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Mutant daisy found at Thurso golf course


By David G Scott

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A THURSO man came across an extremely rare phenomenon while taking his daily lockdown exercise yesterday afternoon.

Twenty-one year old Oakley Cundall's eye was caught by the unusual sight of a mutated daisy as he walked along Thurso golf course.

"I was walking through the golf course on my daily quarantine walk when I happened to glance down and see it," Oakley said.

The mutation is known as fasciation and is very rare.
The mutation is known as fasciation and is very rare.

"I quickly took a photo before deciding to pick it, for fear that it may be mowed by the time I came back next."

Oakley said he had no idea how rare the deformity was but he found the daisy "truly fascinating" so took it home.

The head of the daisy appears elongated by about three times its usual size and the stem is flattened out "like a ribbon" and much wider than normal.

The mutant daisy in situ at Thurso golf course this week.Pictures: Oakley Cundall
The mutant daisy in situ at Thurso golf course this week.Pictures: Oakley Cundall

The phenomenon is very rare and known as fasciation or cresting. It can be caused by hormonal imbalances in the plant, due to random genetic mutation, bacterial infection or exposure to chemicals.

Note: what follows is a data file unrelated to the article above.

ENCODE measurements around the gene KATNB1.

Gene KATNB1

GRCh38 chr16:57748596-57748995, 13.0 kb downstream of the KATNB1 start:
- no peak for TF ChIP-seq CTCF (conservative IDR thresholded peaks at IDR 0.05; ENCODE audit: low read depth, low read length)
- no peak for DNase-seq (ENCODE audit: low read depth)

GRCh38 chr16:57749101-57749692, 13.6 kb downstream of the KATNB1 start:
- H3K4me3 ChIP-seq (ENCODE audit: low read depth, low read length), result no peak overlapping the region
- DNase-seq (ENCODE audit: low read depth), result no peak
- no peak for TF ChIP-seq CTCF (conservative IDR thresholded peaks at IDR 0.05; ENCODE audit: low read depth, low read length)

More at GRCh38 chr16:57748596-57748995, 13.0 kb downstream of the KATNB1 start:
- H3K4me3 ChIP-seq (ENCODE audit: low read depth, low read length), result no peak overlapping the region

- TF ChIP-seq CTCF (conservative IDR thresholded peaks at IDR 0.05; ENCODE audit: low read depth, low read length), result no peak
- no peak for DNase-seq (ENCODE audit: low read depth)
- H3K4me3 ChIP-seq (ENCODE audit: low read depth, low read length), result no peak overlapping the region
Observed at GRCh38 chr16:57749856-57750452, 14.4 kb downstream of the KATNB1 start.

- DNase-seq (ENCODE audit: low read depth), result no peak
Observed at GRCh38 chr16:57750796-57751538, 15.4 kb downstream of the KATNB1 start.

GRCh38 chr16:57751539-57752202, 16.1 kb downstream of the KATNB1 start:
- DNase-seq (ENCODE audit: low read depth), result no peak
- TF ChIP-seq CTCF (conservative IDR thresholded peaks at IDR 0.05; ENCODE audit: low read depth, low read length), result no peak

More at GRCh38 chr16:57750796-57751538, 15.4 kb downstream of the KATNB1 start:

After radiation leaked from Japan's Fukushima nuclear power plant following a tsunami in March 2011, photographs were shared on social media of similar daisies to the one Oakley found.

The images went viral and many speculated on Twitter that radiation had caused the mutations in Japan.

Images of daisies reportedly found near the Fukushima power plant went viral.
Images of daisies reportedly found near the Fukushima power plant went viral.

A National Geographic article later downplayed that theory, stating that there were many other possible causes and that background radiation in the area was minimal anyway.

The rare condition has been recorded in more than 100 types of plant across the world and probably affects many more which have not been found yet.

Oakley said: "It could be caused by hormonal imbalances in the plant, due to random genetic mutation, bacterial infection or exposure to chemicals."

Ruling out any nuclear contamination, a possible explanation could involve the town's refuse dump, which was sited in the area, and toxic chemicals leaching from its remains into the soil.

Oakley is looking into ways of preserving his rare find.


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